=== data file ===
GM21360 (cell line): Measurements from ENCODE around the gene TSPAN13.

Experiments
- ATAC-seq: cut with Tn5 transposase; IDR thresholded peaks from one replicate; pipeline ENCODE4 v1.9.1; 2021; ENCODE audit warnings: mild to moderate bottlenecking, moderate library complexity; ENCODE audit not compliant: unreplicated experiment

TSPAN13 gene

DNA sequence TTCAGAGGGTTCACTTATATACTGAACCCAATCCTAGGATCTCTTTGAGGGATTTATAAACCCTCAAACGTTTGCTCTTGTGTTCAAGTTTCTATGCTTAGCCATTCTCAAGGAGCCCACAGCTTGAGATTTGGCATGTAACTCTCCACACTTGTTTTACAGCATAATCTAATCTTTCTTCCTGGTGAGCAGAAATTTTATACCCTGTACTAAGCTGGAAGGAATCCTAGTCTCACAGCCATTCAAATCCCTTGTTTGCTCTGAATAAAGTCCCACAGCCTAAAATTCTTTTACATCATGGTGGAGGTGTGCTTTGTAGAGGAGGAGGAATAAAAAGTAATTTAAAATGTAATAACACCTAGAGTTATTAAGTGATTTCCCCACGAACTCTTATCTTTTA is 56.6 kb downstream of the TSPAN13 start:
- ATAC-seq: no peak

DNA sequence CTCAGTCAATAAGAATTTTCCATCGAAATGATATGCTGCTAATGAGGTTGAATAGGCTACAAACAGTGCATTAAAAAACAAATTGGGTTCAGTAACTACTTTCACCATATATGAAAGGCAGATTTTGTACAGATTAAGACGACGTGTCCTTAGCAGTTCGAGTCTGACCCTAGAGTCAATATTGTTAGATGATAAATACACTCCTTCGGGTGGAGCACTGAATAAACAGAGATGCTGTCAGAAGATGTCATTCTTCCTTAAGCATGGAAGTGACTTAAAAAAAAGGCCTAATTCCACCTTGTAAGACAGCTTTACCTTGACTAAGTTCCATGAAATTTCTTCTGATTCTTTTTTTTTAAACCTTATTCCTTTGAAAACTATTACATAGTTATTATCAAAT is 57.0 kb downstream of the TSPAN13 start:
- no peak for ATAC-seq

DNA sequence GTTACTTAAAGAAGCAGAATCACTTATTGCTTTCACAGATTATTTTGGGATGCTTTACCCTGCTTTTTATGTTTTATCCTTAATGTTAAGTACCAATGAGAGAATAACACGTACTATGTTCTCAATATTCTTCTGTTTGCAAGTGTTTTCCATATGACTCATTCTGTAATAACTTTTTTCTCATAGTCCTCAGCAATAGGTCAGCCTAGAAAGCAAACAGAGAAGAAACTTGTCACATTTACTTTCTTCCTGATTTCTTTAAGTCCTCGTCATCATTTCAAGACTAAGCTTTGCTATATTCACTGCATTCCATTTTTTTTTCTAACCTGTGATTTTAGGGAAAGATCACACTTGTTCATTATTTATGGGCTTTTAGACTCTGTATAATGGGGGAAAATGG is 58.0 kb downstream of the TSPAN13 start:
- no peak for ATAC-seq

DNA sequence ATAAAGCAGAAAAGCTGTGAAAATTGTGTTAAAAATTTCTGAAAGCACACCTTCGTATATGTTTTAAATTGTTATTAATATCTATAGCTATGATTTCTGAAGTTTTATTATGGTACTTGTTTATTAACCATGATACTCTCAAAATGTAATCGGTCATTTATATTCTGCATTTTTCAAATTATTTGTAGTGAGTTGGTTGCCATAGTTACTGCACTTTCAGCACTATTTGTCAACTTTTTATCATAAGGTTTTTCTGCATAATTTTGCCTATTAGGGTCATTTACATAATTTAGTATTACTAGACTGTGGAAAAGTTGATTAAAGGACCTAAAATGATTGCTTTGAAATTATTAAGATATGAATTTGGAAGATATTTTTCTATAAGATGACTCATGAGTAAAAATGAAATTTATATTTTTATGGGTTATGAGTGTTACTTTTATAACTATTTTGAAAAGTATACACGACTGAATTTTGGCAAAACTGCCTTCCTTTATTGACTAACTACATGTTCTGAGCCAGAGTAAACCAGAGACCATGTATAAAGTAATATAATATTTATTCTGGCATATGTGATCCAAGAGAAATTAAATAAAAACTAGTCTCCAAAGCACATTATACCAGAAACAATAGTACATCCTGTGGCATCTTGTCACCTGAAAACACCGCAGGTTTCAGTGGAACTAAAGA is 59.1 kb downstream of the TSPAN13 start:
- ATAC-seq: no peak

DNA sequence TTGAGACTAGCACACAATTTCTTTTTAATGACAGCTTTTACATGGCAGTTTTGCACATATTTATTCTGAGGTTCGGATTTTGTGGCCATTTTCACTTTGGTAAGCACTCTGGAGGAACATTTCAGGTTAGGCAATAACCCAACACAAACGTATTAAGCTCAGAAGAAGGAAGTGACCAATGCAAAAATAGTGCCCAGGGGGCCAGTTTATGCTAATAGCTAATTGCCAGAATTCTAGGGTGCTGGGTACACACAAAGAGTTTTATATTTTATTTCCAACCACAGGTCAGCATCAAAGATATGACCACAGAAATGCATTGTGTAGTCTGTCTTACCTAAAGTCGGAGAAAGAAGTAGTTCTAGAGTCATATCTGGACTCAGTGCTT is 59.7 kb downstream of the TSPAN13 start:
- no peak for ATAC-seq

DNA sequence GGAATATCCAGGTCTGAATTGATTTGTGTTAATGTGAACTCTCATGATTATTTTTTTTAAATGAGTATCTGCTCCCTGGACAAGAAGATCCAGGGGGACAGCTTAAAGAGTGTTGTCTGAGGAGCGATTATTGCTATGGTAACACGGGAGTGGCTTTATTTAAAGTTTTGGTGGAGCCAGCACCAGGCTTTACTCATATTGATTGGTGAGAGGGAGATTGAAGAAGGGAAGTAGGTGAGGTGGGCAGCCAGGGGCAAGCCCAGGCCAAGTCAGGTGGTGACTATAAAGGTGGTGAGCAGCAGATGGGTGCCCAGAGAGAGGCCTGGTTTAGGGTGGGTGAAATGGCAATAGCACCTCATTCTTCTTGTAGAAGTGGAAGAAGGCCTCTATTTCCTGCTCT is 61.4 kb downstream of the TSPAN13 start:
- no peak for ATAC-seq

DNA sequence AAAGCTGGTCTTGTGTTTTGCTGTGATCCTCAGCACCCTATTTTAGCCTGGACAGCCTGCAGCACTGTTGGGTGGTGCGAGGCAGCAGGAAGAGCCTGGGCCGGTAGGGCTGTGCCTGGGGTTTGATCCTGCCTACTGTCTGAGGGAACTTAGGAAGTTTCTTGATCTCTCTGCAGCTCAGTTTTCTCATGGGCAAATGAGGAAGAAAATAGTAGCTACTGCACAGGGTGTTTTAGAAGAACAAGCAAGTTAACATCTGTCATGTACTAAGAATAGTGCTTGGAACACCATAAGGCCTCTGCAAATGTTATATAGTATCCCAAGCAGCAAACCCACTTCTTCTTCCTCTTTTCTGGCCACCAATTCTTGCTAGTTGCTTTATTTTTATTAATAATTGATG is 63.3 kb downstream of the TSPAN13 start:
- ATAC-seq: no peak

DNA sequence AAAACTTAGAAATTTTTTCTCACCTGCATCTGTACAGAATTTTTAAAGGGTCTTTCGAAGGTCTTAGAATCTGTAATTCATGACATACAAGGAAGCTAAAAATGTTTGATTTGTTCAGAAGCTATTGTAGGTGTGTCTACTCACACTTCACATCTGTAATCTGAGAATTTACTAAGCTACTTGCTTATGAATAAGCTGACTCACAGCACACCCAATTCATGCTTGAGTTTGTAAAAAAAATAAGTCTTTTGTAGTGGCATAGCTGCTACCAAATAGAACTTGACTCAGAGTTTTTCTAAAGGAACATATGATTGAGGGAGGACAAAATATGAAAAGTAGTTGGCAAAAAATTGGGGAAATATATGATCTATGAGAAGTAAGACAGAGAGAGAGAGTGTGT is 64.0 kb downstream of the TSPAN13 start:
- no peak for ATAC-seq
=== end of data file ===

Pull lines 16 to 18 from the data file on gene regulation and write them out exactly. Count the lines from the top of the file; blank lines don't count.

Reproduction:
- no peak for ATAC-seq

DNA sequence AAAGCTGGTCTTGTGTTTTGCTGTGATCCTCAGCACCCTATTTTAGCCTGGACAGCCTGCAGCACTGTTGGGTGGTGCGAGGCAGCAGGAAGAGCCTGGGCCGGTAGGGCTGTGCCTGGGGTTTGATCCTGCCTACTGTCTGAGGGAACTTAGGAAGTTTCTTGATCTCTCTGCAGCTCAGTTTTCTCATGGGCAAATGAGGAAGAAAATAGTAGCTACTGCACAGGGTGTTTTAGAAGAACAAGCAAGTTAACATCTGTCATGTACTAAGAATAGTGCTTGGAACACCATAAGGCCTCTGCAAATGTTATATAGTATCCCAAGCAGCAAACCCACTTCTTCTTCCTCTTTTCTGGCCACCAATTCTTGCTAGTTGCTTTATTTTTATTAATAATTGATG is 63.3 kb downstream of the TSPAN13 start:
- ATAC-seq: no peak